By Raising Children Network
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Families with vulnerabilities or special needs can benefit greatly from professional support, especially when it’s coupled with a good understanding of their situation.

What is vulnerability?

Sometimes, the wellbeing of families and children may be threatened by individual, parental or family circumstances. We call these ‘vulnerabilities’. It means that something about the child, parent or family is creating a risk of poor physical or mental health.

Examples of factors that may lead to vulnerability are poverty, single parenting, unemployment, relationship problems, depression, drug and alcohol use, and social isolation.

Vulnerability and risk

Most families are vulnerable at some stage, and some difficulties can affect children into adulthood. For example, research shows that emotional and behavioural difficulties early in life can be linked to behaviour problems (such as poor academic performance, relationship problems, crime) in adolescence and adulthood.

Having a characteristic of risk does not necessarily lead to vulnerability. For example, the child of a single mother does not necessarily suffer from not having a father. It is difficult to predict why some children are at risk, while other children do well, despite having a characteristic of vulnerability.

Simply having a characteristic of vulnerability does not mean that child’s health or development will suffer. Some vulnerabilities are brief, others are ongoing.

Sometimes, families find it difficult to ‘break the cycle’ of vulnerability, or to get out of a difficult situation.

You can help by:

  • trying to understand where the family is at – give them plenty of opportunities to explain things in their own words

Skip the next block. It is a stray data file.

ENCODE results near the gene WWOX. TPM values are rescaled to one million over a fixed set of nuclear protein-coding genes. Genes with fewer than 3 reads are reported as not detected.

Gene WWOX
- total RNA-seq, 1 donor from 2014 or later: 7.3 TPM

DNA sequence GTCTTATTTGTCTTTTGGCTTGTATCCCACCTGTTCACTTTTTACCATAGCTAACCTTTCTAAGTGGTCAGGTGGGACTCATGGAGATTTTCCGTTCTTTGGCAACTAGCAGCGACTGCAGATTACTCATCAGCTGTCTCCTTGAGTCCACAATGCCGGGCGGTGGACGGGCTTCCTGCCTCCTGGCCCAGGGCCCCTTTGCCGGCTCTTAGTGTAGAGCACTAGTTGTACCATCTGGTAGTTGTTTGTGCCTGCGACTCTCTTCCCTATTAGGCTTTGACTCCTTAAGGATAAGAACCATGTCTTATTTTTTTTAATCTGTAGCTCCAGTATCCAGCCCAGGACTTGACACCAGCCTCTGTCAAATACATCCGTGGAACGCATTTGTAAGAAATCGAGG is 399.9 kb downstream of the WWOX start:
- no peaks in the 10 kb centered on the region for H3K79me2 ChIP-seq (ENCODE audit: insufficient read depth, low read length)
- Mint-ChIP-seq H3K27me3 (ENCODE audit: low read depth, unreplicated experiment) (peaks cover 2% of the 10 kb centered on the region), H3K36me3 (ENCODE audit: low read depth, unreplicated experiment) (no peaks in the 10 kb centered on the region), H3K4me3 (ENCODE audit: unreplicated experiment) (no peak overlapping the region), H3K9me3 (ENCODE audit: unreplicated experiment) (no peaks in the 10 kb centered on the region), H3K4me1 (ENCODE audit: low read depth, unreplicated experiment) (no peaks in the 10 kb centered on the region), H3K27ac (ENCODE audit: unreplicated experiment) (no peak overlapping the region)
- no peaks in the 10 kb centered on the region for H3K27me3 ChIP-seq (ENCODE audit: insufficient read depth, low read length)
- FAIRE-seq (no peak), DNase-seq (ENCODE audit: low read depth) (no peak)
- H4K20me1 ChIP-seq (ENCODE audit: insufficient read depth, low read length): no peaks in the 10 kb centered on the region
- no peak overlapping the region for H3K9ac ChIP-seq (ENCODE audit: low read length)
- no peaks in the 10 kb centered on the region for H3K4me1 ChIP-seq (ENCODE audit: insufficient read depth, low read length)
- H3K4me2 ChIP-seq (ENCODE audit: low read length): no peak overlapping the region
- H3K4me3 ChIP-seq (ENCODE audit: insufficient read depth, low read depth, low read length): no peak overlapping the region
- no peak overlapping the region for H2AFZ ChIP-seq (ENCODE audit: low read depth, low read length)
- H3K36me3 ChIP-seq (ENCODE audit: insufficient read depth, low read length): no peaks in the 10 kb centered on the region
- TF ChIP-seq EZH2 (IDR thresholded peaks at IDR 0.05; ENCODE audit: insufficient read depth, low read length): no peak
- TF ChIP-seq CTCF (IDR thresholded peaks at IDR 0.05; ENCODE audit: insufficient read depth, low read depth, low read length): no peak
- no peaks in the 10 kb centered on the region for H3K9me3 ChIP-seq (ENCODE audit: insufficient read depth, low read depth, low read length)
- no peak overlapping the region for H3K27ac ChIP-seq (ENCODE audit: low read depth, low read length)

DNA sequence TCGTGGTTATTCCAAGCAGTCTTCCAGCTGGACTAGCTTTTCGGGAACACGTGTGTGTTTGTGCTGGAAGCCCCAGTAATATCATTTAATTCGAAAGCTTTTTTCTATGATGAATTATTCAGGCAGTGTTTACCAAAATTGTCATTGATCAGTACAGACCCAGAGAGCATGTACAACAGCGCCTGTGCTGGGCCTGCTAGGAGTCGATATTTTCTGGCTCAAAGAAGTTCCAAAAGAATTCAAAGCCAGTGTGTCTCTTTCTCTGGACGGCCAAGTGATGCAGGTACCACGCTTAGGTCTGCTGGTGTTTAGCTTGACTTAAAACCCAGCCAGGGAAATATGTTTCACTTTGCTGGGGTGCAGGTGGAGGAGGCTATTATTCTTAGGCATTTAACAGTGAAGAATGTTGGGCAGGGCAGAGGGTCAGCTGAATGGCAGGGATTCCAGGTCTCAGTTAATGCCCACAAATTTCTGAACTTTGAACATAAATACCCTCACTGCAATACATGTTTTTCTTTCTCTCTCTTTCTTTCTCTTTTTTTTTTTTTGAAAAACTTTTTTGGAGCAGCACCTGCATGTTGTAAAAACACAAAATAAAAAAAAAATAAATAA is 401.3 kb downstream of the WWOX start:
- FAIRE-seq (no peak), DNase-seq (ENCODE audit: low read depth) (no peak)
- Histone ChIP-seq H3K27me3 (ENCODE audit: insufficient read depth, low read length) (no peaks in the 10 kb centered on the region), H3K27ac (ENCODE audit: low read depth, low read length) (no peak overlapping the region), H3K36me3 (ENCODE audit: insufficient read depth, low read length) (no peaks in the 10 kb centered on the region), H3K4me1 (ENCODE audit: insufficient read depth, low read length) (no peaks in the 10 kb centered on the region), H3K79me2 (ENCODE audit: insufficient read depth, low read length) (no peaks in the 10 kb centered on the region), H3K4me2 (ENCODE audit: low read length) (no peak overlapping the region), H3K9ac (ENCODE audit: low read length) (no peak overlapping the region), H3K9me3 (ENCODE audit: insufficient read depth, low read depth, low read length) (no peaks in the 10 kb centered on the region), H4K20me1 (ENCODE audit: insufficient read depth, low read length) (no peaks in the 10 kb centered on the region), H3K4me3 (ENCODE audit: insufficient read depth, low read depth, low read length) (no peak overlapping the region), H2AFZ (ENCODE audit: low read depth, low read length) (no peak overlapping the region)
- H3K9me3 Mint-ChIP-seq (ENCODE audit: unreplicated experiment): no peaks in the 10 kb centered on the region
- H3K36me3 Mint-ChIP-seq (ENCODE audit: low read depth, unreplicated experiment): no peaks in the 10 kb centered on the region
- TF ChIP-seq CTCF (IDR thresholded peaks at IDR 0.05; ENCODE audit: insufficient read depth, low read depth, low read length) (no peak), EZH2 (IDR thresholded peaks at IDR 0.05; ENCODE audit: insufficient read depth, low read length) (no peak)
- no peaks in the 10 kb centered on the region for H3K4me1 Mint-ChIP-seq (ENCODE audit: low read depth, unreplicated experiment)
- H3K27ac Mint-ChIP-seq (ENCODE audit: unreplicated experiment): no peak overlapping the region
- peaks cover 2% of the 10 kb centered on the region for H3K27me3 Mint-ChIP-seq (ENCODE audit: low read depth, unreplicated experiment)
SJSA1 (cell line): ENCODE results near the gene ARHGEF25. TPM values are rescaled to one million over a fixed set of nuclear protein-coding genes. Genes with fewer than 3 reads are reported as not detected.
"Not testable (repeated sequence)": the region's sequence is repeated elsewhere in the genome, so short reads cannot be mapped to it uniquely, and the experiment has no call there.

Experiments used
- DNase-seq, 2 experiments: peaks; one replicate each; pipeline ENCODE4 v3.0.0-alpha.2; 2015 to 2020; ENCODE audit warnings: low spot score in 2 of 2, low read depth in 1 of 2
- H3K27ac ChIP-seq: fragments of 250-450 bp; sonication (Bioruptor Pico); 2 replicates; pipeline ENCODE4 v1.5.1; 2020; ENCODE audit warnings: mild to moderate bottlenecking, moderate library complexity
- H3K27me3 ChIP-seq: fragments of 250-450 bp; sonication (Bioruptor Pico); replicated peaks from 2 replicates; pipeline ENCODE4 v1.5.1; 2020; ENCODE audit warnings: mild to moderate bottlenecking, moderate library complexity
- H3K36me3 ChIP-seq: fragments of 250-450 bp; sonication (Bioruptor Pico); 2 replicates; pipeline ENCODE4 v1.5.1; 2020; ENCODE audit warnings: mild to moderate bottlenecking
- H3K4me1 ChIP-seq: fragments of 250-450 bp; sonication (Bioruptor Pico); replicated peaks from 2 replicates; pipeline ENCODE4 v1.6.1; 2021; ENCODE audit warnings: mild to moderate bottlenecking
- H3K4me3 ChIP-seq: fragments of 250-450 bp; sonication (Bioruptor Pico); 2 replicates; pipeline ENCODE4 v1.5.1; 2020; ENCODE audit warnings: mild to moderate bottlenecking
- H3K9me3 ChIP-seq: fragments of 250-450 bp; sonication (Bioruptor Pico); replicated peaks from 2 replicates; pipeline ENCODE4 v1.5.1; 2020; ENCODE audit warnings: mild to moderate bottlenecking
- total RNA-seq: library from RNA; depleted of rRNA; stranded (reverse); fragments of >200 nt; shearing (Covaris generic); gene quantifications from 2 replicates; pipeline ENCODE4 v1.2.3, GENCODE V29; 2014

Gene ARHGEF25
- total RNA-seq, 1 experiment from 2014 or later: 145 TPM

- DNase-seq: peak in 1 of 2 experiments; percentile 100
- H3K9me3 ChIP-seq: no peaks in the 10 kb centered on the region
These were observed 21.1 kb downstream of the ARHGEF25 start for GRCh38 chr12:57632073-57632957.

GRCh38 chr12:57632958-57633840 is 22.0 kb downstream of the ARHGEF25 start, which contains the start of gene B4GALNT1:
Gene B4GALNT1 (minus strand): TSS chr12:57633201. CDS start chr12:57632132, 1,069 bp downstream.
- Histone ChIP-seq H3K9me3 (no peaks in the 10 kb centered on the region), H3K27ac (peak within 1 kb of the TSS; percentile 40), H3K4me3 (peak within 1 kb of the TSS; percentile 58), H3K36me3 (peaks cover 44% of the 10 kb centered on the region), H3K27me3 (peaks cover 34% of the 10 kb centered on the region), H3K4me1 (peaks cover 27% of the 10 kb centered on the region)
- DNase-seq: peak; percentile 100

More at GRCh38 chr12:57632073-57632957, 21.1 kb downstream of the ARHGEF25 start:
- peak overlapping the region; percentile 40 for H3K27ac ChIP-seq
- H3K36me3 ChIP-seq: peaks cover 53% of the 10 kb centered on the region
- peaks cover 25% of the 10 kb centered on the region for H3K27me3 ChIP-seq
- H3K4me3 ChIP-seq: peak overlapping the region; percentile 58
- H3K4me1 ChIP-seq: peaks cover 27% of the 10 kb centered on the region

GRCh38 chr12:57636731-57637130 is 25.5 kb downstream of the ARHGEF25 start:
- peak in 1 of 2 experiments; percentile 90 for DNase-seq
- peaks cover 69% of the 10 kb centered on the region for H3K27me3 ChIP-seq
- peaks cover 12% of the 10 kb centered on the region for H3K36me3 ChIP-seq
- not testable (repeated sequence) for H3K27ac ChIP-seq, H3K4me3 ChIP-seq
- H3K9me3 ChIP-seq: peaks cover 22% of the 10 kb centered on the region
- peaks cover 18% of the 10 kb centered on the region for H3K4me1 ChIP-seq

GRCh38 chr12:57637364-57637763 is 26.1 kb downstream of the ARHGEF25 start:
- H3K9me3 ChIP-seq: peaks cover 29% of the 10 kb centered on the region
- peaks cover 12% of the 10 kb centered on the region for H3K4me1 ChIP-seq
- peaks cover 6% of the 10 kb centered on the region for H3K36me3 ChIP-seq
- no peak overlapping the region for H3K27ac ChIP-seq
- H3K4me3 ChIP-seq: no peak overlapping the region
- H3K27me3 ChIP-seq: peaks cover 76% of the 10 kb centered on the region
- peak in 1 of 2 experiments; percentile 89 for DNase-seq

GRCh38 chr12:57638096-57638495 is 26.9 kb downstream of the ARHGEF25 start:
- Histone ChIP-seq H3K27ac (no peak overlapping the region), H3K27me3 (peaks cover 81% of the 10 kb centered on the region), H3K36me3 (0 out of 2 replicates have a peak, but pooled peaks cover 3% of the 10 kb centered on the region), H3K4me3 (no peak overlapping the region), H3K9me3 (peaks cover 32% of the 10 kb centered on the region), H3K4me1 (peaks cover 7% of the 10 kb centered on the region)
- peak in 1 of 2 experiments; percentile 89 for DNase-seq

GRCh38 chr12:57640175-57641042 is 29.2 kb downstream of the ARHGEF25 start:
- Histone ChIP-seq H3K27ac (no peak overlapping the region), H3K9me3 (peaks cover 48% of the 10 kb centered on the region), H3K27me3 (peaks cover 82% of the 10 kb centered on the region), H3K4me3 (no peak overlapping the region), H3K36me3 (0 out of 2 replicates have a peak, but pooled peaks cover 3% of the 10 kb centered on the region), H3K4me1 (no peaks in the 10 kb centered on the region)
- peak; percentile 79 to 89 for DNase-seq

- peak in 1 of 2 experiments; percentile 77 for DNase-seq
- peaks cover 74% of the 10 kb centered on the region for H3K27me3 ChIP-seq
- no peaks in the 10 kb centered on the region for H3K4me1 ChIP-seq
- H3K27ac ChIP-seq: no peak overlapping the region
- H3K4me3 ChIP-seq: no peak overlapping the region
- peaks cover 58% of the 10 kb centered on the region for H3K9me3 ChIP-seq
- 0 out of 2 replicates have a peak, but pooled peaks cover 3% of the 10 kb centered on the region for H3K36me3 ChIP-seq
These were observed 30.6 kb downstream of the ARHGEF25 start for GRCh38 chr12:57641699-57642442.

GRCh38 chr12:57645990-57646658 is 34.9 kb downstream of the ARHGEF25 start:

• offering support that reflects the parents’ situation – the same approach may not be appropriate for different families
  • use a range of services and offer different ways to access them, so that families can discuss and learn about the strategies will help them most.

What you can do

By working in collaboration with families, you can:

  • help families who are experiencing vulnerability and reduce risk to children
  • try reaching out to families who don’t reach out to you 
  • put families in touch with helpful resources
  • give advice and information in a sensitive way
  • support families during times of change.

There are a number of things you can do to help families who are experiencing difficult or vulnerable circumstances. Doing something early can reduce any negative effects. Here are some examples:

  • Helping parents use good parenting strategies can reduce the risk of behaviour problems in later life, even where there are significant behaviour problems in childhood.
  • Strengthening the skills of parents can reduce behavioural and emotional problems in children, and increase their social competence.

Many families do not know how or where to get help. You can be an excellent link between families experiencing difficulties and the help they need.

Ways to help families experiencing vulnerability

  • Reach out to hard-to-reach families.
  • Put families in touch with the resources they need.
  • Provide accurate advice and information in a sensitive way.
  • Support the family to change or to reduce the vulnerability.

Families that are vulnerable are often under financial or time pressures. That can mean they don’t have the time or money to use services, so you may not see them very often. Even if they do use your service, it can be difficult to make connections with families because everyone is so busy.

Here are some suggestions for ways of communicating with families who are hard to reach.

  • Be flexible in your methods of communicating; find a variety of ways for parents to keep in touch.
  • Discuss options for communication at the start of the year/program, and make an agreement with parents about how best to communicate (phone, newsletter and regular meetings are some suggestions).  
  • Develop strategies for communicating with non-resident parents, by negotiating this with both parents. 
  • Ensure your service is flexible to the needs of all families. For example, is there a staff person available to talk to parents when they arrive?